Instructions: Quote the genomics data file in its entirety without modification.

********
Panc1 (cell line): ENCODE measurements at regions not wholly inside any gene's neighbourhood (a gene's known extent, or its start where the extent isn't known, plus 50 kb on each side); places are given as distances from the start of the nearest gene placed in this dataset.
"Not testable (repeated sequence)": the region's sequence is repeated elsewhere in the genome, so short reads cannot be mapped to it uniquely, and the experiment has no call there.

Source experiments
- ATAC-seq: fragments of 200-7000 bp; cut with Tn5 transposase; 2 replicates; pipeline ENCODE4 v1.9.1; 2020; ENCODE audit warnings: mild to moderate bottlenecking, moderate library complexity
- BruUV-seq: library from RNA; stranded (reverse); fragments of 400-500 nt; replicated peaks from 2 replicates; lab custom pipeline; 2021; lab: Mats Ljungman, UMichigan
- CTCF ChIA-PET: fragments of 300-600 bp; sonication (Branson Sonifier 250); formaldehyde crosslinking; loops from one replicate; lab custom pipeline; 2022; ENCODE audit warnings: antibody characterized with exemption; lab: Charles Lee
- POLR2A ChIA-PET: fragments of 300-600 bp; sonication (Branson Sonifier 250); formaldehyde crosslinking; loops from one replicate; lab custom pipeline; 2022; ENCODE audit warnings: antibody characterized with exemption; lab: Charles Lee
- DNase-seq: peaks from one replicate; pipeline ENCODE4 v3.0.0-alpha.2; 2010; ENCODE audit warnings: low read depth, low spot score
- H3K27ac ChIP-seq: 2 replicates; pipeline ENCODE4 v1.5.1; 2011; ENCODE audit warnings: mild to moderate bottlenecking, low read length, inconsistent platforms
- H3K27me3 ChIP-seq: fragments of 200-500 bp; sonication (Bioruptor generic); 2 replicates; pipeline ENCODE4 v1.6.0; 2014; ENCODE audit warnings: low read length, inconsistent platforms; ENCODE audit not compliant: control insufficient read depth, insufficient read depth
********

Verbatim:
Panc1 (cell line): ENCODE measurements at regions not wholly inside any gene's neighbourhood (a gene's known extent, or its start where the extent isn't known, plus 50 kb on each side); places are given as distances from the start of the nearest gene placed in this dataset.
"Not testable (repeated sequence)": the region's sequence is repeated elsewhere in the genome, so short reads cannot be mapped to it uniquely, and the experiment has no call there.

Source experiments
- ATAC-seq: fragments of 200-7000 bp; cut with Tn5 transposase; 2 replicates; pipeline ENCODE4 v1.9.1; 2020; ENCODE audit warnings: mild to moderate bottlenecking, moderate library complexity
- BruUV-seq: library from RNA; stranded (reverse); fragments of 400-500 nt; replicated peaks from 2 replicates; lab custom pipeline; 2021; lab: Mats Ljungman, UMichigan
- CTCF ChIA-PET: fragments of 300-600 bp; sonication (Branson Sonifier 250); formaldehyde crosslinking; loops from one replicate; lab custom pipeline; 2022; ENCODE audit warnings: antibody characterized with exemption; lab: Charles Lee
- POLR2A ChIA-PET: fragments of 300-600 bp; sonication (Branson Sonifier 250); formaldehyde crosslinking; loops from one replicate; lab custom pipeline; 2022; ENCODE audit warnings: antibody characterized with exemption; lab: Charles Lee
- DNase-seq: peaks from one replicate; pipeline ENCODE4 v3.0.0-alpha.2; 2010; ENCODE audit warnings: low read depth, low spot score
- H3K27ac ChIP-seq: 2 replicates; pipeline ENCODE4 v1.5.1; 2011; ENCODE audit warnings: mild to moderate bottlenecking, low read length, inconsistent platforms
- H3K27me3 ChIP-seq: fragments of 200-500 bp; sonication (Bioruptor generic); 2 replicates; pipeline ENCODE4 v1.6.0; 2014; ENCODE audit warnings: low read length, inconsistent platforms; ENCODE audit not compliant: control insufficient read depth, insufficient read depth